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sábado, septiembre 30, 2023
HomeCars10 Pickup Trucks That Should Not Be Taken Off-Road

10 Pickup Trucks That Should Not Be Taken Off-Road


The pickup truck is every man’s trusty workhorse. The humble haulers date back to 1925 when Henry Ford introduced a pickup truck version of the old Model T. He saw that farmers were modifying the regular Model T to suit their needs better, so he decided to make a factory version meant for hauling stuff. Over the years, the pickup truck evolved into more than just a hauler and off-road capabilities became a staple in the segment. A workhorse needs to be versatile and be able to navigate tricky terrains where most vehicles wouldn’t dream of going.

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But not all pickup trucks are equal and some have strayed a bit too far from the traditional formula, instead opting to provide more luxury, performance, or on-road usability. In most cases, it’s very difficult to have all of that and off-road capabilities. These 10 pickup trucks are cool in their own right and shine in different aspects, but off-roading is certainly not one of them. Driving any of these on anything more than light off-roading will guarantee disappointment.

RELATED: How The Landscape For Compact Pickups Could Soon Change For Good


Hyundai Santa Cruz

Price: Staring at $27,035

Gray Hyundai Santa Cruz Limited AWD - Front Three Quarter
Chris Okula | TopSpeed

A front 3/4 shot of a 2022 Hyundai Santa Cruz Limited AWD

In 2021, Hyundai of all brands, gave us a compact pickup truck. The Santa Cruz shares a unibody chassis with the Hyundai Tucson crossover instead of traditional, ladder frame chassis like most pickups. It also shares the Tucson’s front-end design. The Tucson was never meant to be a rugged off-roader and this is also true for the Santa Cruz. It is a lifestyle pickup truck that’s best used for light-duty and on-road driving.

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Specs and Features

Engine

2.5-liter turbocharged inline-4

Transmission

8-speed automatic

Drivetrain

FWD/ AWD

Power

275 horsepower

Torque

310 lb-ft

0-60 Mph

6.0 seconds

Approach angle

17.5 degrees

Breakover angle

18.6 degrees

Departure angle

23.2 degrees

Payload

1,521 lbs (FWD), 1,609 lbs (AWD)

Towing capacity

3,500 lbs (FWD), 5,000 lbs (AWD)

All-wheel-drive is optional for the base model and standard for the turbocharged engine. The Korean pickup truck doesn’t feature low gears but does have central differential locking. Despite that, anything more than light to medium off-roading will be taking the unibody Santa Cruz off its comfort zone.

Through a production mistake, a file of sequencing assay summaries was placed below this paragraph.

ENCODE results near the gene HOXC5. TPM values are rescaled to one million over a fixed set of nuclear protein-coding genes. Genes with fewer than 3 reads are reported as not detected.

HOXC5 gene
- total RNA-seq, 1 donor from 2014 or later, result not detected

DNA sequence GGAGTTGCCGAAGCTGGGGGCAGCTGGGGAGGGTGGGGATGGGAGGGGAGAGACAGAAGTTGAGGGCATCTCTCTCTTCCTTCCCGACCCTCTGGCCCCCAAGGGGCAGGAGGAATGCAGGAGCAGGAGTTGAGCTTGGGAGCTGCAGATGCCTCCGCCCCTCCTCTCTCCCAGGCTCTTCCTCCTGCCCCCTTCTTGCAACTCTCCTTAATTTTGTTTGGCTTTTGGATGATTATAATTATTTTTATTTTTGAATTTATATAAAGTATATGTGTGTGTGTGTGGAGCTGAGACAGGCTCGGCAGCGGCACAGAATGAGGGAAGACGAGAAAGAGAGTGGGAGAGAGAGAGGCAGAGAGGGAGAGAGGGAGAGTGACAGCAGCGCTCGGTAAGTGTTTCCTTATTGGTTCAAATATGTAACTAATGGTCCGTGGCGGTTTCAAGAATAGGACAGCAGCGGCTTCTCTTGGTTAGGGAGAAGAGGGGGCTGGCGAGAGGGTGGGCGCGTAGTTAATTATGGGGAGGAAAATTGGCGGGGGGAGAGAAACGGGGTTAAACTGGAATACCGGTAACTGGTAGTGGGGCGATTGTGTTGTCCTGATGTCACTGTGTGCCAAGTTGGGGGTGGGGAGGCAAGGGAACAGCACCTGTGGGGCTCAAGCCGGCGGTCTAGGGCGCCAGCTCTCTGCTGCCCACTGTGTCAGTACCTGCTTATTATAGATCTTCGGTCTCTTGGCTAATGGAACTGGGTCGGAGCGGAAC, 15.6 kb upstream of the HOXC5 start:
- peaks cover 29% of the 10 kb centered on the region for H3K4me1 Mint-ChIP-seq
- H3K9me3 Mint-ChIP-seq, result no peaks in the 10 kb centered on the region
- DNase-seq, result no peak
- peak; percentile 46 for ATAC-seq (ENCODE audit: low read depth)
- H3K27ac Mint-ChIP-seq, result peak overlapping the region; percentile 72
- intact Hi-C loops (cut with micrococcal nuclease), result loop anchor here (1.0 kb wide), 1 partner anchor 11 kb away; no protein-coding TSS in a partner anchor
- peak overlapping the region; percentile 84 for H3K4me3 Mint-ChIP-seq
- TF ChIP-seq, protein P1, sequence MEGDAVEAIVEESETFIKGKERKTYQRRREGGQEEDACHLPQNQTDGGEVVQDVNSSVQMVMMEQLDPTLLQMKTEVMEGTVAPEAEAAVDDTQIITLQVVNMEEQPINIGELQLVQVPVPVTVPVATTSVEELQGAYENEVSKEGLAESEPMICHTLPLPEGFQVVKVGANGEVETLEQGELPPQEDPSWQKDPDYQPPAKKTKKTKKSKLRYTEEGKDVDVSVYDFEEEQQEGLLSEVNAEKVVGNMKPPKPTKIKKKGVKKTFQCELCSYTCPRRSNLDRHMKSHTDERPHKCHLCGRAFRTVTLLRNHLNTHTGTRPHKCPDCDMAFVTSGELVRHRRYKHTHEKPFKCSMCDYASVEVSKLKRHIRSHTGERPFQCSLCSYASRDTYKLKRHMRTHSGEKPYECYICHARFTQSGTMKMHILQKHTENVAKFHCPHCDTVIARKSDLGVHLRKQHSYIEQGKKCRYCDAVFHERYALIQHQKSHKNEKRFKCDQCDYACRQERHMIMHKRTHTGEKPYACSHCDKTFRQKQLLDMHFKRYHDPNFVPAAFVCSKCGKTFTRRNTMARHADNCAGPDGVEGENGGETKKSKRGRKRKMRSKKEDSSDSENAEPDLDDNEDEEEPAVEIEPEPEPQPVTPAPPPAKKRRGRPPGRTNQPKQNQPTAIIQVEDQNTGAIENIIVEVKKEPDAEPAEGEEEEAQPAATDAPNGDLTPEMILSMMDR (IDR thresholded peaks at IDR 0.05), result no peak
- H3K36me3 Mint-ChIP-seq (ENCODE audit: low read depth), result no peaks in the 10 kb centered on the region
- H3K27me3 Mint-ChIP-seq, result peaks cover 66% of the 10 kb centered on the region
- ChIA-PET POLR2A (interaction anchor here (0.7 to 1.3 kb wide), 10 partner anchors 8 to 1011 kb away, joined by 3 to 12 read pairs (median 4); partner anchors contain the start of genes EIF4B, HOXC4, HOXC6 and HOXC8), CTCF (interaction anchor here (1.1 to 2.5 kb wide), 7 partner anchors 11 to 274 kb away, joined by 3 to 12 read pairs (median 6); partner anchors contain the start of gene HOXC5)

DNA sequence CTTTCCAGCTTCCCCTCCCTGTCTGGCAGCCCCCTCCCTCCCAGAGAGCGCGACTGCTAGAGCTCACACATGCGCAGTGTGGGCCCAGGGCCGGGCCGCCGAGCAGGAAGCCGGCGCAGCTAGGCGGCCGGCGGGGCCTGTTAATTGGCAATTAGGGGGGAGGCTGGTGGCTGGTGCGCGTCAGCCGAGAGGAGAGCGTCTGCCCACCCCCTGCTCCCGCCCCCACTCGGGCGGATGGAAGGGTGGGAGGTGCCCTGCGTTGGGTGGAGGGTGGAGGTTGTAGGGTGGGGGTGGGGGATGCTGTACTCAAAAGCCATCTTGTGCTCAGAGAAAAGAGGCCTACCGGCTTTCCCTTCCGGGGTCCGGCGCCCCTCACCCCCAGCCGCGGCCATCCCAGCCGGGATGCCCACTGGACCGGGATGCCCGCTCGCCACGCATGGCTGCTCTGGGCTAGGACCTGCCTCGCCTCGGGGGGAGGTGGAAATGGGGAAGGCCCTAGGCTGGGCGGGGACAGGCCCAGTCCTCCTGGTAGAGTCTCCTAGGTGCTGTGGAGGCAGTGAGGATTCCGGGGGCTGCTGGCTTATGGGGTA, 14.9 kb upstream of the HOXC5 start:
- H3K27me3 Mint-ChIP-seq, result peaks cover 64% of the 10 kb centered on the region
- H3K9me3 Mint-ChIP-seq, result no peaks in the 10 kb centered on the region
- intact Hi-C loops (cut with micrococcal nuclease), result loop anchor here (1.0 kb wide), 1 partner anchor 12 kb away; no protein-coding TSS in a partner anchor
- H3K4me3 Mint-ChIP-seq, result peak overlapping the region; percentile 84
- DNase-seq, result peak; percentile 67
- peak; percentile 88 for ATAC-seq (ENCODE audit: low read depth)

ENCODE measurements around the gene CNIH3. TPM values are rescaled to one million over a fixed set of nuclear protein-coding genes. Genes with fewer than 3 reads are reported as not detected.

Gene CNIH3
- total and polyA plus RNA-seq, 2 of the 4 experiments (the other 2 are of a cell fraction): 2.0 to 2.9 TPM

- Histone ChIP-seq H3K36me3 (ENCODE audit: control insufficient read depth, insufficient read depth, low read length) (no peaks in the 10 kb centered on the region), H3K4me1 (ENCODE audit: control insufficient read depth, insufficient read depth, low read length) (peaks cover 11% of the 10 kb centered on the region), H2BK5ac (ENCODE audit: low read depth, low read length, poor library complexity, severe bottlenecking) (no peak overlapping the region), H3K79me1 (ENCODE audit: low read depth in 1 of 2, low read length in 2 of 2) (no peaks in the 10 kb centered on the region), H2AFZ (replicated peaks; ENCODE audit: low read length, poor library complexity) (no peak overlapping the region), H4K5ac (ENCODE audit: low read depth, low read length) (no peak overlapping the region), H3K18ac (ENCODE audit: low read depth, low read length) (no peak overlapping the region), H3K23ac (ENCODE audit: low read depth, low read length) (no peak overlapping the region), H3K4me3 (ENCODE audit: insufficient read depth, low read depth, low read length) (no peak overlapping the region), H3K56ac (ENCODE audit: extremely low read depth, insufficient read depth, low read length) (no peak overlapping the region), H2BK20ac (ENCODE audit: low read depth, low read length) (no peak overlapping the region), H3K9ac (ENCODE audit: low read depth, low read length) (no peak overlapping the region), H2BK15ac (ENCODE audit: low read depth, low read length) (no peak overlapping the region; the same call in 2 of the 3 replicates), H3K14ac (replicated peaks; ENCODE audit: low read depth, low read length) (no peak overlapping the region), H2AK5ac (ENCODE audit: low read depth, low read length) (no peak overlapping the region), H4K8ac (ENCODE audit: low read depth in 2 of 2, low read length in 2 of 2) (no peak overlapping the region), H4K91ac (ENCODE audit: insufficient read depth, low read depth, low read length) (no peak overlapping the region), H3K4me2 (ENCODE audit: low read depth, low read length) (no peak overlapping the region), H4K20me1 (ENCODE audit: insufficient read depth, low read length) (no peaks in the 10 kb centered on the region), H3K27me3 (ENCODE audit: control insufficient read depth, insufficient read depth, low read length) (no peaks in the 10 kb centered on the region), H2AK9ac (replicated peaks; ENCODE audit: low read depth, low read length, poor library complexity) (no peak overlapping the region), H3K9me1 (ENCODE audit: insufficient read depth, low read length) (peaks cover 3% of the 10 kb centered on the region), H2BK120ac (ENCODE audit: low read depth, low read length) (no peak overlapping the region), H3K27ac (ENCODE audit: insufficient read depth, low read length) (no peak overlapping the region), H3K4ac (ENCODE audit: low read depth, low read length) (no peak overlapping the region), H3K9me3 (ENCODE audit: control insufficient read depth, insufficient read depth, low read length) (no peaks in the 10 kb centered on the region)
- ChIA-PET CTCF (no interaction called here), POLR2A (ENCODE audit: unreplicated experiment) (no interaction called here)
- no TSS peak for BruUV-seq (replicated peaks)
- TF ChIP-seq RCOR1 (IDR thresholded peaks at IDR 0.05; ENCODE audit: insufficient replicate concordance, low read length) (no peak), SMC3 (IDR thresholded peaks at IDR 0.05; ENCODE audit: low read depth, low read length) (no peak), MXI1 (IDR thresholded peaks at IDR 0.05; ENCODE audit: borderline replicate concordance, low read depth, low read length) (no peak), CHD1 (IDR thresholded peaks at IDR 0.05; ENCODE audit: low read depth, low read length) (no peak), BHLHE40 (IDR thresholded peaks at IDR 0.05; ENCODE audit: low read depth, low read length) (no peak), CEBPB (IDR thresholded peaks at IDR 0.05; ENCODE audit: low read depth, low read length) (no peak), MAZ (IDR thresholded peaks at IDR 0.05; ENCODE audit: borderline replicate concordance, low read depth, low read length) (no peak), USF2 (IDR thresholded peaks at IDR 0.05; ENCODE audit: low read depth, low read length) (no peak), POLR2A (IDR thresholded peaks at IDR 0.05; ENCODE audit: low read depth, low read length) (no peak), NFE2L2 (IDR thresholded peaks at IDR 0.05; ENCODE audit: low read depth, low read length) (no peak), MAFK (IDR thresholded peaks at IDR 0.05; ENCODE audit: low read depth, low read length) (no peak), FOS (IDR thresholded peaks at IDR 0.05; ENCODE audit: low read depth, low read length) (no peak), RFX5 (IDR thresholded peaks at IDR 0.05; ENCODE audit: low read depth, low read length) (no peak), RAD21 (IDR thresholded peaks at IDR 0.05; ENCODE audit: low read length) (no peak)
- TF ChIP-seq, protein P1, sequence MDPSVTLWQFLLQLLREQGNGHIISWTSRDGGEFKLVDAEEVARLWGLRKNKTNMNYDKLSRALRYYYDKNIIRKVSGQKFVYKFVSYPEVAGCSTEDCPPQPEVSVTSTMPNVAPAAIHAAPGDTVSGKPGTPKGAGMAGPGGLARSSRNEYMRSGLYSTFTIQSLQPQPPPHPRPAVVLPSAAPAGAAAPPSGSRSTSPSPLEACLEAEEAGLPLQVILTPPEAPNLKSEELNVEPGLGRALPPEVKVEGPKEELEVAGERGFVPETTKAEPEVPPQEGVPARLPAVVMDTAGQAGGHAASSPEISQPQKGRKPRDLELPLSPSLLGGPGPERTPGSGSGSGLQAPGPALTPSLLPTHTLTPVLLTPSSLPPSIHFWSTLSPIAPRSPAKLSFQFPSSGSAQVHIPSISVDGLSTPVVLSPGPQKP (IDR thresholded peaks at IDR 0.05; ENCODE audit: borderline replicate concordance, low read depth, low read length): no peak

Ford F-150 Lightning

Average Used Price: $29,053

A parked 1999 Ford F150 SVT Lightning
Mecum

Front and side view of a 1999 Ford F150 SVT Lightning 

It’s obvious what the issue is here. The regular Ford F-150 may be a rugged workhorse, but the Lightning’s performance credentials make it unfit for any type of off-roading. Between the aggressive body kit and lack of all-wheel drive, low gears, and a transfer case, the F-150 is about as off-road worthy as a Nissan Sentra.

Specs and Features

Engine

5.4-liter supercharged V-8

Transmission

4-speed automatic

Drivetrain

RWD

Power

360–380 horsepower

Torque

440-550 lb-ft

0-60 Mph

5.2-6.2 seconds

Approach angle

N/A

Breakover angle

N/A

Departure angle

N/A

Payload

800 lbs

Towing capacity

5,000 lbs

Its Triton V-8 engine is derived from Ford’s modular design and is very similar to the one used in the S197 Mustang Shelby GT500 and Ford GT. It features a cast-iron block and forged steel internals, allowing for a lot more than the stock power figures. Models produced after the model year 2000 have more power and a lot more torque compared to models produced in 1999 and 2000.

Dodge RAM SRT-10

Average Used Price: $41,414

Ram SRT-10 on the track
Donut/YouTube

2004 Dodge Ram SRT-10 on the track

It’s pretty much the same story as with the F-150 Lightning. Dodge took a rugged truck and turned it into a slammed performance truck. Daimler-Chrysler’s Performance Vehicle Operations gathered Dodge and Plymouth engineers for the project, which got the nickname «Viper truck». That’s because, the RAM SRT-10’s engine was taken straight out of a generation three Dodge Viper, so were the wheels, and color options.

Specs and Features

Engine

8.3-liter V-10

Transmission

4-speed automatic/ 6-speed manual

Drivetrain

RWD

Power

500 horsepower

Torque

525 lb-ft

0-60 Mph

4.9-5.5 seconds

Approach angle

16 degrees

Breakover angle

N/A

Departure angle

25 degree

Payload